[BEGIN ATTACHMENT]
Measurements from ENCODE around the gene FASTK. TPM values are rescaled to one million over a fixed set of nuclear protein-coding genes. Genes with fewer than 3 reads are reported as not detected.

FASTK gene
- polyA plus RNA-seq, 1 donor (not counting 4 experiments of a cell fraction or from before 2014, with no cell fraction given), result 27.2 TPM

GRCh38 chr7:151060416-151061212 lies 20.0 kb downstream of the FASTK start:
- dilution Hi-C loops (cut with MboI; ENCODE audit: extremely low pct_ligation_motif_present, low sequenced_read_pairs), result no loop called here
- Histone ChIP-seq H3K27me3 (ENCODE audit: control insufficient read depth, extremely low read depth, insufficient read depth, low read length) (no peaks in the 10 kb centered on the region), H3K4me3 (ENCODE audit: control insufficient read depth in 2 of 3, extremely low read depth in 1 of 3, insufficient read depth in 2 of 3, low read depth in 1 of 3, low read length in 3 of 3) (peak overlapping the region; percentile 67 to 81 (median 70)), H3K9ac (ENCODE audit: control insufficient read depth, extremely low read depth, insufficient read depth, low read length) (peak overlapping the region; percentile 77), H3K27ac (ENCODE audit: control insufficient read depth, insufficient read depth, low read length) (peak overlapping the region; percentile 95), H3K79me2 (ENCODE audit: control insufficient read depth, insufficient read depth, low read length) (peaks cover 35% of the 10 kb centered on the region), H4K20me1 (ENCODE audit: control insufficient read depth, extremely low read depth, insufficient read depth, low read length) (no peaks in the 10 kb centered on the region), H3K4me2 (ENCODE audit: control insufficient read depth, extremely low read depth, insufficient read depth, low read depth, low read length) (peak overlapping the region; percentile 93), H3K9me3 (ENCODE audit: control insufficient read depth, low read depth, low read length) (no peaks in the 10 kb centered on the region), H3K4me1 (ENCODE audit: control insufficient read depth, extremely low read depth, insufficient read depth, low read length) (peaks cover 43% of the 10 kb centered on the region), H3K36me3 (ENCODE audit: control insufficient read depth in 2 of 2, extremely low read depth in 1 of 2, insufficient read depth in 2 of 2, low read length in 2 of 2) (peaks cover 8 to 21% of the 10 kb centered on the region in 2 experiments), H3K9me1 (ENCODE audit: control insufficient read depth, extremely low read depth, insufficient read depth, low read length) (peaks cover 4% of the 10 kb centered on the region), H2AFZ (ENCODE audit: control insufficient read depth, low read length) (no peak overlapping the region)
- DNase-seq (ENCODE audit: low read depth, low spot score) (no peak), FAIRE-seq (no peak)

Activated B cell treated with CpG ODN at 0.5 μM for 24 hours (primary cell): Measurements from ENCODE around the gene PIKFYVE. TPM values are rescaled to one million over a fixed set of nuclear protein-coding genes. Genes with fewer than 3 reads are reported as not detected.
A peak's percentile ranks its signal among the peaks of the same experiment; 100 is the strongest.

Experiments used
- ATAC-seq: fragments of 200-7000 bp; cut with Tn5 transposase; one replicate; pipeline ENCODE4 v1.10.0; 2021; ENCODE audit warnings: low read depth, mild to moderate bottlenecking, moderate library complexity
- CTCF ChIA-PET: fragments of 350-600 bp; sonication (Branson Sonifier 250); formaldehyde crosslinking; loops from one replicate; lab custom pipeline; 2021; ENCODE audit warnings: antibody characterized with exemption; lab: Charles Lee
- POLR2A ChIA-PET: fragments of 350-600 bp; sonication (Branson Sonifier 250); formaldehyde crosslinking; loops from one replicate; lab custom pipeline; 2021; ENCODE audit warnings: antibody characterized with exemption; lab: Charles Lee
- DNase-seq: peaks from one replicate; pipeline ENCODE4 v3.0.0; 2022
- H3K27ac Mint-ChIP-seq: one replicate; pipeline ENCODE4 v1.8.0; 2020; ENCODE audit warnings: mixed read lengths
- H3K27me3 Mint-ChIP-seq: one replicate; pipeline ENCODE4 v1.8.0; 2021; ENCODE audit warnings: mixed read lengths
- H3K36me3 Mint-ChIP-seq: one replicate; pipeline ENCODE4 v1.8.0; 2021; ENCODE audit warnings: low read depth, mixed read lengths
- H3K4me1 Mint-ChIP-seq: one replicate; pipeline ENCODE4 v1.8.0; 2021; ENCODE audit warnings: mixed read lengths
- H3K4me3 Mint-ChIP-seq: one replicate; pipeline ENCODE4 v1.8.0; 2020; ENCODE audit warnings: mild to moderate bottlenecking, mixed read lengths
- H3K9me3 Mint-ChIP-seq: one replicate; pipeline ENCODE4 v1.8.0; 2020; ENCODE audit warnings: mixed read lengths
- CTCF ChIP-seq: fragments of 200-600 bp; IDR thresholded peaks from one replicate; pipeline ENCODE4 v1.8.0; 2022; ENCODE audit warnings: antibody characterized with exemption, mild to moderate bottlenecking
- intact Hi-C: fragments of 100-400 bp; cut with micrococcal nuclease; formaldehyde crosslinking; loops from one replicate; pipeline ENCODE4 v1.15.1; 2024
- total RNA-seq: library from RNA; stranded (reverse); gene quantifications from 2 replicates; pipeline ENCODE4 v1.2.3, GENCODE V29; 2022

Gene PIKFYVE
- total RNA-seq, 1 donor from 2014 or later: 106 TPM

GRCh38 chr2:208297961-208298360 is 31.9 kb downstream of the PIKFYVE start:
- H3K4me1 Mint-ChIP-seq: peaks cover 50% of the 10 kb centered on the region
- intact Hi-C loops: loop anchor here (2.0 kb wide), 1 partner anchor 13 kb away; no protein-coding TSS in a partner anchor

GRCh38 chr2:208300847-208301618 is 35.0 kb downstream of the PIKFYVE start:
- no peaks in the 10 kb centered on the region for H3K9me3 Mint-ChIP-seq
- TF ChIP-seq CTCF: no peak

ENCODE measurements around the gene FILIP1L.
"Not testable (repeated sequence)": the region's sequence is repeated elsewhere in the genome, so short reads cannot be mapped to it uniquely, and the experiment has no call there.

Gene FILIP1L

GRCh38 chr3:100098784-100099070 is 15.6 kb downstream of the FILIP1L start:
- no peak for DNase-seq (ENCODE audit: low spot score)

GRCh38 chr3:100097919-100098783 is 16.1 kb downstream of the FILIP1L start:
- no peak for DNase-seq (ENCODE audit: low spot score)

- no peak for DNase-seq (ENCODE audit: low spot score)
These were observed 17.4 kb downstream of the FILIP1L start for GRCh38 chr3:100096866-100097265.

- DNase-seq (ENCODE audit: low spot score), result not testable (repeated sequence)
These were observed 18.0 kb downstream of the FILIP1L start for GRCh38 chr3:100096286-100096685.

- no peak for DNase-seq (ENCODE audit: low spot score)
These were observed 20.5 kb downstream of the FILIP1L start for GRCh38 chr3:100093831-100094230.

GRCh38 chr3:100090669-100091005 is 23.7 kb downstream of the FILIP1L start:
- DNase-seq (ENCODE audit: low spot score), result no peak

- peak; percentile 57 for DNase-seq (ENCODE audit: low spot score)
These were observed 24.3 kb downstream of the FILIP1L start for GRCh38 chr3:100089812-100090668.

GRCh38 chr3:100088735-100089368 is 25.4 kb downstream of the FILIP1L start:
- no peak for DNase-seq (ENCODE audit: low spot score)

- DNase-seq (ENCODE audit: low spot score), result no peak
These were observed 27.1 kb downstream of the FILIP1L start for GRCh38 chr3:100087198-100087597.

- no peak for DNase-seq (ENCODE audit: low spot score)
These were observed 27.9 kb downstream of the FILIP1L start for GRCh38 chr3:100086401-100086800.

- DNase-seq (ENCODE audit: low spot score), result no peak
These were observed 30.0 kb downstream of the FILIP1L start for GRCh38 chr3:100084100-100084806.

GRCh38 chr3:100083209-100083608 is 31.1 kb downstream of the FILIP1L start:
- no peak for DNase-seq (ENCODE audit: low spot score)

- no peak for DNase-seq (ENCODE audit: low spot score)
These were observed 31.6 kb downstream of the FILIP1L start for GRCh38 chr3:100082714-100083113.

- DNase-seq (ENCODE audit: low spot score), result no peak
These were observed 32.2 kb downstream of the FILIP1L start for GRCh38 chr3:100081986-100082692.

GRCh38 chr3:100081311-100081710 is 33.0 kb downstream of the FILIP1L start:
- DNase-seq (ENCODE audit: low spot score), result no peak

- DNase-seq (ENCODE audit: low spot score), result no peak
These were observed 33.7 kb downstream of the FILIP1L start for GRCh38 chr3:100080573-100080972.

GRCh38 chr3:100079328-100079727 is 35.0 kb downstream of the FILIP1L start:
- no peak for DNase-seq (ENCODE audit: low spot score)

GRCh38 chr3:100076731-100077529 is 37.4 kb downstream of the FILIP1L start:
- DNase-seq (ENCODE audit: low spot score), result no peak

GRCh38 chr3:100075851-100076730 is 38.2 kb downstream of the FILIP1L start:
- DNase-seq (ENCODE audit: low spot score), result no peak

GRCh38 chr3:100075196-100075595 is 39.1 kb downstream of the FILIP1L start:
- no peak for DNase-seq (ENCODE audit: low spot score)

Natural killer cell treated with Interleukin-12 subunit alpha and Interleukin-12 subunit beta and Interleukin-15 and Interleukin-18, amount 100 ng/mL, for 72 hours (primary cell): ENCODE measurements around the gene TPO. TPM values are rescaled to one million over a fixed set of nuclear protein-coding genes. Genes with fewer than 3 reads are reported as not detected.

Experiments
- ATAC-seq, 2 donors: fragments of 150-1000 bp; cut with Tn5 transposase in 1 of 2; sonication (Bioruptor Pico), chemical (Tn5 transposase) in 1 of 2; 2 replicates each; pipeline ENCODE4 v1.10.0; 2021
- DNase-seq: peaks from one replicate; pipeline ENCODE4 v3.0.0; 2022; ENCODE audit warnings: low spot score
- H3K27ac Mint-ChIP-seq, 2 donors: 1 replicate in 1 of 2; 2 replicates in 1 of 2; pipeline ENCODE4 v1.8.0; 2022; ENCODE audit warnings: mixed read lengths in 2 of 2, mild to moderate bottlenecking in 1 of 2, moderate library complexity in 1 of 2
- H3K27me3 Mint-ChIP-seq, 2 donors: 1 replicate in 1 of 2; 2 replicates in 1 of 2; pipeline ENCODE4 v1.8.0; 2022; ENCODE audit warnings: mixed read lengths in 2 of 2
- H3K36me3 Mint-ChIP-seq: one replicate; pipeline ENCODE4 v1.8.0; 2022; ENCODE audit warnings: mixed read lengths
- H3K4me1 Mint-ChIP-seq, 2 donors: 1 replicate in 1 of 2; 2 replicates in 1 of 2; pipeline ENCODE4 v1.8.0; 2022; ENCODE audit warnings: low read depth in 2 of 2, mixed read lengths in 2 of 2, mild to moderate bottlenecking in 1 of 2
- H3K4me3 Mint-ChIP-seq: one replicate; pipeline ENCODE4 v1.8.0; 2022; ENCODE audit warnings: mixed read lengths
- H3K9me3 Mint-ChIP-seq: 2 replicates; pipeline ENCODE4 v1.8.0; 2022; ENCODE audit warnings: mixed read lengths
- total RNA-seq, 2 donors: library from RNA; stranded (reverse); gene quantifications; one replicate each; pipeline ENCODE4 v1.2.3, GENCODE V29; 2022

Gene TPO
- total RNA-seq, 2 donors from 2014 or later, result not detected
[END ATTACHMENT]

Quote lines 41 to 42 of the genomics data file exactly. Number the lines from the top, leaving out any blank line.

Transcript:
- DNase-seq (ENCODE audit: low spot score), result not testable (repeated sequence)
These were observed 18.0 kb downstream of the FILIP1L start for GRCh38 chr3:100096286-100096685.